FIG. 3 shows a sectional view of a portion of the video attachment along the line III--III of FIG. 2,

FIG. 4 shows a partial sectional view of a first fastening position of the video attachment, and

FIG. 5 shows a partial sectional view of a second fastening position of the video attachment.

DETAILED DESCRIPTION OF THE INVENTION

FIG. 1 shows a binocular microscope 1 of conventional construction as it is currently used with slit lamps for the diagnosis of the eye. This microscope is mounted at the slit lamp on a swiveling arm which is pivotable about a vertical axis 2. During examination, the location of the eye to be observed is also brought into alignment with axis 2 as indicated in FIG. 1 by portion of a face. Also indicated in FIG. 1 is the face of an examining person which views the eye through the microscope. A base 4 is fastened to the microscope housing by means of a screw 3. A vertical peg 5, fastened in the base 4, is used for the mounting of an attachment appliance, for example a tonometer.

A video attachment 6 is fastened laterally to the microscope 1 as an independent appliance. The housing of this video attachment has a lateral prolongation 7, see FIG. 1, which extends almost to the base 4. Two mounting tappets or pins 8 and 9 engage the prolongation 7 and also engage bores of the base 4. The tappet 8 is rotatably seated in the bores of the base 4 and of the prolongation 7, and is pulled in the mounted condition by a screw 11 engaged in a V groove 10, by means of a shoulder 12, against a stop surface of the base 4 and is thus held in a well defined axial position. The peg 9 is pressed into the base 4 against a bolt 13 which determines the penetration depth. As it is shown in FIG. 4, the peg 8 is composed of two eccentric portions 8a and 8b, each one of these two portions being situated in the base 4 and the prolongation 7 of the video attachment, respectively. The peg portion 8b comprises a further V groove 14, one of its flanks being engaged by a setting screw 15. A spring 16 maintains the peg 8 always abutted against the setting screw 15. By screwing in and screwing out of the screw 15, the axial position of the peg 8 can therefore be adjusted in both directions within the prolongation 7. A securing screw 17 serves for the fixation of the peg 8 within the prolongation 7 in a certain defined position.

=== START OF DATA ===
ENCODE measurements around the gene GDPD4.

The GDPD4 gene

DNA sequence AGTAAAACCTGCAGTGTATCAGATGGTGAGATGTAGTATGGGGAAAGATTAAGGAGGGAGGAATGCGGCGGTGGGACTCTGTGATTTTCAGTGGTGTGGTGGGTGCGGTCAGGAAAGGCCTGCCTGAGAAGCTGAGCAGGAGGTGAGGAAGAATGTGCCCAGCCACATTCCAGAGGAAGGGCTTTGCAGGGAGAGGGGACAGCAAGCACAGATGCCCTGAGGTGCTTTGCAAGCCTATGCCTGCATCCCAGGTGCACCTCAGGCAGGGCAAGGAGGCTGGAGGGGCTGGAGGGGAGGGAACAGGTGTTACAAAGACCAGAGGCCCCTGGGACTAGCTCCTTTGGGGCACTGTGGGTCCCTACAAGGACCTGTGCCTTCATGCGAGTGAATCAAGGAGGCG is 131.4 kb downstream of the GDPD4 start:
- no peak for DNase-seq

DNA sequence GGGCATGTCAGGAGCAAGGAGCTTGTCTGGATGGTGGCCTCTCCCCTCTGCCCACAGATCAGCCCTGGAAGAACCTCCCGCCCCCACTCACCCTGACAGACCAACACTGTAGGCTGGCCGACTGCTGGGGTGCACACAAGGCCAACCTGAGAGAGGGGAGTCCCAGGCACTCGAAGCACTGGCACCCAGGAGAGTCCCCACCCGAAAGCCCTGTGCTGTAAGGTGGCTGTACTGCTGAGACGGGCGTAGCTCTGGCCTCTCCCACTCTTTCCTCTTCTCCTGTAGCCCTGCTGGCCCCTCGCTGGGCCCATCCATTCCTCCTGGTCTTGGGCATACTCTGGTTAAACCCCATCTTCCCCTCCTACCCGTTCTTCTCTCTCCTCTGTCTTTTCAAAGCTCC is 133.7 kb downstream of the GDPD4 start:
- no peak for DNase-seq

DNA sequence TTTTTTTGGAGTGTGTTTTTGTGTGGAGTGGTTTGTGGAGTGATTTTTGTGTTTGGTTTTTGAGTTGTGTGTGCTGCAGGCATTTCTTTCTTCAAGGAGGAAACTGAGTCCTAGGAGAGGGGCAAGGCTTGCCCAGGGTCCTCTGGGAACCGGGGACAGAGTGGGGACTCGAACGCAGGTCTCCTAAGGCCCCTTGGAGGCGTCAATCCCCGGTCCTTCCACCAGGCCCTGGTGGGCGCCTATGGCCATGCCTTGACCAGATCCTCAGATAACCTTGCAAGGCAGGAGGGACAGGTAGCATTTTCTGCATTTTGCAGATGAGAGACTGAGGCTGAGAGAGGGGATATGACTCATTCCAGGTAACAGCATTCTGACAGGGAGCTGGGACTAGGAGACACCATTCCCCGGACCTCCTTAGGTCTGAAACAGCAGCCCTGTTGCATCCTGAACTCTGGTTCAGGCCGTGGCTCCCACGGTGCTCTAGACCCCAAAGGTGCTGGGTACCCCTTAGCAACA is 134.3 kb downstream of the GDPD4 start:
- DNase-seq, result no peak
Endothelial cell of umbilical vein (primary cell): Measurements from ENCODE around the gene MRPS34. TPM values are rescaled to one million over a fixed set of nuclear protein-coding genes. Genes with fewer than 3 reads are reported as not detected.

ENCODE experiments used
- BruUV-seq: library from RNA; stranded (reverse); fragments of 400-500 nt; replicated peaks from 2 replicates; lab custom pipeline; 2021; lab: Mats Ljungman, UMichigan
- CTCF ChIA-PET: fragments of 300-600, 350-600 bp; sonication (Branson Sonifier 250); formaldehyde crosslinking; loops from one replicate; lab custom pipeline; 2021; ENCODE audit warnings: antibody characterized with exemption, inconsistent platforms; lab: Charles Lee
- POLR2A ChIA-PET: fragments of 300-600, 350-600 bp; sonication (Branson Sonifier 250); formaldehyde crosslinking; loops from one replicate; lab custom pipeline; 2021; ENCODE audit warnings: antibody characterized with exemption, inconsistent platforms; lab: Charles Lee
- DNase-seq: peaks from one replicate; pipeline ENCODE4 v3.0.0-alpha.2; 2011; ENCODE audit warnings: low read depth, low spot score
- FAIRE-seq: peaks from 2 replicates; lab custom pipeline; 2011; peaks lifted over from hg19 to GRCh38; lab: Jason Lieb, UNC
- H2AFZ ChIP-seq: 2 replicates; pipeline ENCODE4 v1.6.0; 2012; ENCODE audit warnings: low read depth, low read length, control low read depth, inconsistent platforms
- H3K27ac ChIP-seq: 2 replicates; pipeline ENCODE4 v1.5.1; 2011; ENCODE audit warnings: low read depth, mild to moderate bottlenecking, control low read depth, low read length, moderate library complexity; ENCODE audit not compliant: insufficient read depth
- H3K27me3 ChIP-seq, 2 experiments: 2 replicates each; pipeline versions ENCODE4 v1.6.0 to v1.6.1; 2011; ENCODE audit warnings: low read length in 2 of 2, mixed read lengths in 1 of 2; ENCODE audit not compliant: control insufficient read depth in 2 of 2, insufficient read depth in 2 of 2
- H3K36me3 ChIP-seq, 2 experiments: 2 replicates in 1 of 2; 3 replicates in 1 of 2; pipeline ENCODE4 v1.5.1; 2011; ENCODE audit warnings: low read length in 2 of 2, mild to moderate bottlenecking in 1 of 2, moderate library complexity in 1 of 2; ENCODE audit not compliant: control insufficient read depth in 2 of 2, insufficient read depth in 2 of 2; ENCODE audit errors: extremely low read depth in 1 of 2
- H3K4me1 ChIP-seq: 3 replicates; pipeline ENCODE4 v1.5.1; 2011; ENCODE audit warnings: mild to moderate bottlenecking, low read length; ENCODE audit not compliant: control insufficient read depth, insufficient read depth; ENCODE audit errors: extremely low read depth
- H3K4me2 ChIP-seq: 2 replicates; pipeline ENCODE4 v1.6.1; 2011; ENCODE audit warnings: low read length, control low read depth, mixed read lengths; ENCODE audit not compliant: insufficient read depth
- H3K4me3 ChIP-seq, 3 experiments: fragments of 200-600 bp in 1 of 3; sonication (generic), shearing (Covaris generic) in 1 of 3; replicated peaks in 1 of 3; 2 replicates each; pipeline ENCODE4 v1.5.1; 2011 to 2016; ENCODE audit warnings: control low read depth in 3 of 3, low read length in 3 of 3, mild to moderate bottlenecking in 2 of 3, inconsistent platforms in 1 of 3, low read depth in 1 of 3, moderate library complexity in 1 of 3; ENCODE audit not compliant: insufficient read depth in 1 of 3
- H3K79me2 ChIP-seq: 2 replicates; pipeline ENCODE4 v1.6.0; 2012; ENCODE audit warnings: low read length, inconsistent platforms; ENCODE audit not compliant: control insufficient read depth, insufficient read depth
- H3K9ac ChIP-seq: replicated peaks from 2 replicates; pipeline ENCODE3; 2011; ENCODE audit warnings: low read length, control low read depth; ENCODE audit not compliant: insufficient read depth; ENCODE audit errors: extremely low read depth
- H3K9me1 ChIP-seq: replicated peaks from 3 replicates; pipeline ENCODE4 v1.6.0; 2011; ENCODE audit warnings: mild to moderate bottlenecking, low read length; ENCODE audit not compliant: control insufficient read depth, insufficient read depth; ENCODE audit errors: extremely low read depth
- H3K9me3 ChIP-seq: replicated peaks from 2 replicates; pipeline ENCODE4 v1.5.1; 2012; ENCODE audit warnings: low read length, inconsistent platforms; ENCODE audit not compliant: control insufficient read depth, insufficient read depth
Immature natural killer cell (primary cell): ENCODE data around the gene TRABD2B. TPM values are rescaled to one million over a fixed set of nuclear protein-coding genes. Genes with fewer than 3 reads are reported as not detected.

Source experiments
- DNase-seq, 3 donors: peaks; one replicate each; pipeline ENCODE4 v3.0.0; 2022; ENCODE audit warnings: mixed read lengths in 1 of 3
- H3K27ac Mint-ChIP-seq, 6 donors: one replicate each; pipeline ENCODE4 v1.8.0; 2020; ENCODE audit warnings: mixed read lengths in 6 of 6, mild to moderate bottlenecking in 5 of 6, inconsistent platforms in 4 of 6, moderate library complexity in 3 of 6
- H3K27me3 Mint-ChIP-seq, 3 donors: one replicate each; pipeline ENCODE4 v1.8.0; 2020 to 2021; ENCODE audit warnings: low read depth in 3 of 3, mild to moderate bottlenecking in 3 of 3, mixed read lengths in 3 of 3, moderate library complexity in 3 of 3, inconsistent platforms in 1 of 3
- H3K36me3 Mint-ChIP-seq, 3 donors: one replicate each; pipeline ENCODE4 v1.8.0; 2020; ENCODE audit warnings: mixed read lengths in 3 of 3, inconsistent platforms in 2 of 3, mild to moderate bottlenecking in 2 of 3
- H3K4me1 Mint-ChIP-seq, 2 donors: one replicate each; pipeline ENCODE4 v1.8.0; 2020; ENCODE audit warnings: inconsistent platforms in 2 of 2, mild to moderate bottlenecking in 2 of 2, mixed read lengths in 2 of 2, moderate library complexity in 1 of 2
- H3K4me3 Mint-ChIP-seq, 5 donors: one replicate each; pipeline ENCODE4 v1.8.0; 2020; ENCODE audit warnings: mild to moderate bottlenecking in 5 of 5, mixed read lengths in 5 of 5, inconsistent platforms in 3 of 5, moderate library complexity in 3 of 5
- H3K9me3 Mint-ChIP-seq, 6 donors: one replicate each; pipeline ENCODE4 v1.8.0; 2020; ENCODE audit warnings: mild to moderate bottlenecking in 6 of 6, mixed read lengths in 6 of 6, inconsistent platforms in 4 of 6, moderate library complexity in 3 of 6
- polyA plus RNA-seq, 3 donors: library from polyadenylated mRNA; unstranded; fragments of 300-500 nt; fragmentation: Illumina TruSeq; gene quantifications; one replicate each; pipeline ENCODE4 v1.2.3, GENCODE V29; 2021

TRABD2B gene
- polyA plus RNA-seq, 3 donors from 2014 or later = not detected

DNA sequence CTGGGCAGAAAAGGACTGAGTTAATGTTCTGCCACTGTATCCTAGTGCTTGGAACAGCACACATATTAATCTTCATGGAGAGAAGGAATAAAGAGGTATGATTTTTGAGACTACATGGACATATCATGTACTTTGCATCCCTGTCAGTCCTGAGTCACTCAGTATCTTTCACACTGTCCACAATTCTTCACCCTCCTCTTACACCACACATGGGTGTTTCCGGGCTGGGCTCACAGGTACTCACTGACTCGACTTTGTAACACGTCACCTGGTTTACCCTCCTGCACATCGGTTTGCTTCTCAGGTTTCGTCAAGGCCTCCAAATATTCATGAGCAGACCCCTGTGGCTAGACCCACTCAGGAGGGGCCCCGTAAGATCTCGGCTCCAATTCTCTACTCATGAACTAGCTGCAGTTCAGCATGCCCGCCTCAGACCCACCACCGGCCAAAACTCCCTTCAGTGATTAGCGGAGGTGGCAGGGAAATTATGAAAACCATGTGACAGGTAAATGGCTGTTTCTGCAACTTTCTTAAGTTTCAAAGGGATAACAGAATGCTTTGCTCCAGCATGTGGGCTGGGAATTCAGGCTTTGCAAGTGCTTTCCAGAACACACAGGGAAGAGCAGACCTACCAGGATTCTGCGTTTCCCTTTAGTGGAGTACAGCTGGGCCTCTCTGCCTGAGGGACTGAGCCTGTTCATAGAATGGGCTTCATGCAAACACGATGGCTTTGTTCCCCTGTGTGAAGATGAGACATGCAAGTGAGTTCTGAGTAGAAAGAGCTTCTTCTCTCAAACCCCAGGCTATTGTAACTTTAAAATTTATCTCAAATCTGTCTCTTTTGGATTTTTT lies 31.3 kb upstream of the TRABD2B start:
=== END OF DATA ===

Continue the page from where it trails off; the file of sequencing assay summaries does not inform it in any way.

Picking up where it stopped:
According to FIG. 5, one end of the peg 9 is supported in the prolongation 7 on the head 18 of a setting screw which can be actuated from above, and it is pushed by a fixing screw 19 against the screw head 18. The fine adjusting possibilities of the mutual position between the microscope and the video attachment, provided by the conformation of the mounting pegs 8 and 9, will be explained later on.